Representatives from foreign diplomatic missions and research institutes gathered at a workshop in Tokyo on July 22-23 to seek avenues to promote international cooperation for peace and stability in Asian waters and to cool tensions in the East Sea

At the workshop, held by the Centre for International Policy Studies at Japan’s Meiji University, former senior officers and professors from Japan, the US, China’s Taiwan and Vietnam delivered speeches analysing the new developments in the East Sea as well as the policies of countries and territories involved in the disputes

They also proposed several measures to reduce tensions at the arterial waters of the world economy.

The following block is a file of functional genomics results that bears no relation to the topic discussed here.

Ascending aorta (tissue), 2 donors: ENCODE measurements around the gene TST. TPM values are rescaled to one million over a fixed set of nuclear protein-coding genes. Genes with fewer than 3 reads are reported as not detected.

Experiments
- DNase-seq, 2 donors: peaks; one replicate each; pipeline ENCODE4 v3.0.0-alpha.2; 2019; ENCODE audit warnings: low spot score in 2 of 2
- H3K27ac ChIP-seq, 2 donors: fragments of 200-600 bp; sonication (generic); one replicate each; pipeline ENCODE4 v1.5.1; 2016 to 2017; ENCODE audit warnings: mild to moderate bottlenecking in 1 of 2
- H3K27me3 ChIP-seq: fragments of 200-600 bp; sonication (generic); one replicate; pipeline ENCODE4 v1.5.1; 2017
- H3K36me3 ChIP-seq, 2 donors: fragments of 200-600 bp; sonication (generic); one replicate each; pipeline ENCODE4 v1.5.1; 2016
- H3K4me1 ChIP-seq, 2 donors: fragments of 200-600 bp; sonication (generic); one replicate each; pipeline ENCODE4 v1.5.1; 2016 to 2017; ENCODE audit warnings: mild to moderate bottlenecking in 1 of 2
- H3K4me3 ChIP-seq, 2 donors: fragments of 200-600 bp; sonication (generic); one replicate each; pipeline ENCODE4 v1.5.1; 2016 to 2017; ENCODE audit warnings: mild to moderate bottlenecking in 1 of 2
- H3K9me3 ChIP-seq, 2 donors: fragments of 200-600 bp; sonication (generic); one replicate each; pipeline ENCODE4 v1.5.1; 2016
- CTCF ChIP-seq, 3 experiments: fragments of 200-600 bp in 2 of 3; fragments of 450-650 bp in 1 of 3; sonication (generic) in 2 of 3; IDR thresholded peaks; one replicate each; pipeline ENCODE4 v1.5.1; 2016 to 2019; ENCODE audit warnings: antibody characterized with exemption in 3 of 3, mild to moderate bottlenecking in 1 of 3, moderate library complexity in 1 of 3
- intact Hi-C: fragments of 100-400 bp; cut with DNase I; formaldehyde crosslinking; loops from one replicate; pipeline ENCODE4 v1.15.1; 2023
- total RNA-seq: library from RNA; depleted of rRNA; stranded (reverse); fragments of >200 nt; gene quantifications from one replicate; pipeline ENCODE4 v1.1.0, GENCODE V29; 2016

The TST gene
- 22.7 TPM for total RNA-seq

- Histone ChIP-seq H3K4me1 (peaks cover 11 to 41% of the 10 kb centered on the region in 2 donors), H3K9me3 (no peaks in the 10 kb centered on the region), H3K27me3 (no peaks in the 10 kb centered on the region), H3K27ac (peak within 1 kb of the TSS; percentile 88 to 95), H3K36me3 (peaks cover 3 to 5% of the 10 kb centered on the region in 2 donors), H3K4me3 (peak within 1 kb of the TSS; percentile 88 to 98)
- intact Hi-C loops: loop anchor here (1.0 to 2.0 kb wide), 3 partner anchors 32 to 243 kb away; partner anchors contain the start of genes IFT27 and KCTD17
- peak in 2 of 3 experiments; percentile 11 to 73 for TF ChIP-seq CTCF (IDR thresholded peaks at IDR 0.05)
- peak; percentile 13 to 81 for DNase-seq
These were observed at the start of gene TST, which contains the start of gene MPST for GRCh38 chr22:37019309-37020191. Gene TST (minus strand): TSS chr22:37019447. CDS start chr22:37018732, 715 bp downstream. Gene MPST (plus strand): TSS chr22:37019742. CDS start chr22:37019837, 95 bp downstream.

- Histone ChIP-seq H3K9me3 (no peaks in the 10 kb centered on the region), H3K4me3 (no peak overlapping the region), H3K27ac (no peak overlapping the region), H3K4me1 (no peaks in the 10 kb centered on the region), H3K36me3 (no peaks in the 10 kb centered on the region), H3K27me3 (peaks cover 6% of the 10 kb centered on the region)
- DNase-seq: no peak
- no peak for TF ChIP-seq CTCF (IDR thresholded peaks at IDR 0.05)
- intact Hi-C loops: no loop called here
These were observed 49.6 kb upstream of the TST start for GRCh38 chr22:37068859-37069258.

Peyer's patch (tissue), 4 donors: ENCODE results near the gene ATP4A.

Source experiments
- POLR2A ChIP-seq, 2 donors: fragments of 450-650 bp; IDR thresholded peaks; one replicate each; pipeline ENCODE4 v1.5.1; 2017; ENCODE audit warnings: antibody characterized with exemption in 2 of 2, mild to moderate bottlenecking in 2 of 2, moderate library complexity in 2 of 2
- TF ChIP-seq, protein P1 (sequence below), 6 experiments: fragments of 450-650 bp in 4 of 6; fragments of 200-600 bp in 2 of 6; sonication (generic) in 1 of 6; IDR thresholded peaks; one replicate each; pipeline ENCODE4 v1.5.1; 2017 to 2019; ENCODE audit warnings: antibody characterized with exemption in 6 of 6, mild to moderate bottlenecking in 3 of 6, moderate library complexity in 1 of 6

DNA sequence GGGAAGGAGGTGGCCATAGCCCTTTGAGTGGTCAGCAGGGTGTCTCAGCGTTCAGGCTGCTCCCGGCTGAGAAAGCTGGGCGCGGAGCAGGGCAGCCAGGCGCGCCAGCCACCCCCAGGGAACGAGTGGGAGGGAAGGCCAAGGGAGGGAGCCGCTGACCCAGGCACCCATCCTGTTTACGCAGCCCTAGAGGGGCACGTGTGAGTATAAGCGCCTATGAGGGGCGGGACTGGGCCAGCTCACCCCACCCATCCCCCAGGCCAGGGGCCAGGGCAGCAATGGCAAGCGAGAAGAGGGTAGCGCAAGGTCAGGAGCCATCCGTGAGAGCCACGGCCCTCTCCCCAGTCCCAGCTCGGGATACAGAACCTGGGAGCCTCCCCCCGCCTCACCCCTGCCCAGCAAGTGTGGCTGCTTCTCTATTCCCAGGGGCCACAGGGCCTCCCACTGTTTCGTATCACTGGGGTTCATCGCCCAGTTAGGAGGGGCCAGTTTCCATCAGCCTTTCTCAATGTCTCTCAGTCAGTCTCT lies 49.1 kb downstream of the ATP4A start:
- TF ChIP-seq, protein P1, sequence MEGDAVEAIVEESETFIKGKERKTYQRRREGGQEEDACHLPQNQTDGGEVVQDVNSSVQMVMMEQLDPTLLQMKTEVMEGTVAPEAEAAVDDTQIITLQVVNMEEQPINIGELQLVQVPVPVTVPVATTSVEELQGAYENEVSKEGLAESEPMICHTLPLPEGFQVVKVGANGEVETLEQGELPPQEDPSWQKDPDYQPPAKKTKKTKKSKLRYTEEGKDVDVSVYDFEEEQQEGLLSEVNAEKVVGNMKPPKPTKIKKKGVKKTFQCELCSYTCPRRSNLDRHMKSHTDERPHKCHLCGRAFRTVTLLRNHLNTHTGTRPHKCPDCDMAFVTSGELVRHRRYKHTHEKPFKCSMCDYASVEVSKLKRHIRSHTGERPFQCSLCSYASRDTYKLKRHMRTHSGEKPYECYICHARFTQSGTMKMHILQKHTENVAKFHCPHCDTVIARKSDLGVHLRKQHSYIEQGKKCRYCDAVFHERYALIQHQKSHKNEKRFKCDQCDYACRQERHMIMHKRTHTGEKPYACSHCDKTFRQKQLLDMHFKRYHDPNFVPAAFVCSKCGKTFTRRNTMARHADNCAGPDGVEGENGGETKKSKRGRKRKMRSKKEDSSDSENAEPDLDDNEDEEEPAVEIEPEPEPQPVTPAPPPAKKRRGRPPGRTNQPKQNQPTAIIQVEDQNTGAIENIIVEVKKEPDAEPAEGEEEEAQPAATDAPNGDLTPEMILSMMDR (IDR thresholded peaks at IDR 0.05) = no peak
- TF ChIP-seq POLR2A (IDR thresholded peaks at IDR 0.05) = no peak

Retired Vice Admiral of the Japan Marine Self Defence Forces Yoji Koda said China’s “nine-dash line” claim ignores international law and will upset the world maritime order. 

China’s acceleration of actions that change the status quo with force will cause serious instability in the region, he stressed. 

Meanwhile, Deputy Director of the Hanoi University of Social Sciences and Humanities Pham Quang Minh focused on analysing risks threatening peace and stability in the East Sea. 

He emphasised that China’s construction on artificial islands in the sea violates the Declaration on the Conduct of Parties in the East Sea (DOC). 

Alexander L. Vuving from the US-based Asia-Pacific Centre for Security Policies examined the US’s policies and commitments as well as available resources to address the East Sea issue. 

According to him, the US Administration could use its economic power, international principles and its network of allies and partners to maintain peace and stability in the East Sea and boost respect for international law and the freedom to travel. 

Dr. Yongshu Li from Meiji University suggested inviting partners such as the EU to work as mediators to reduce tension./.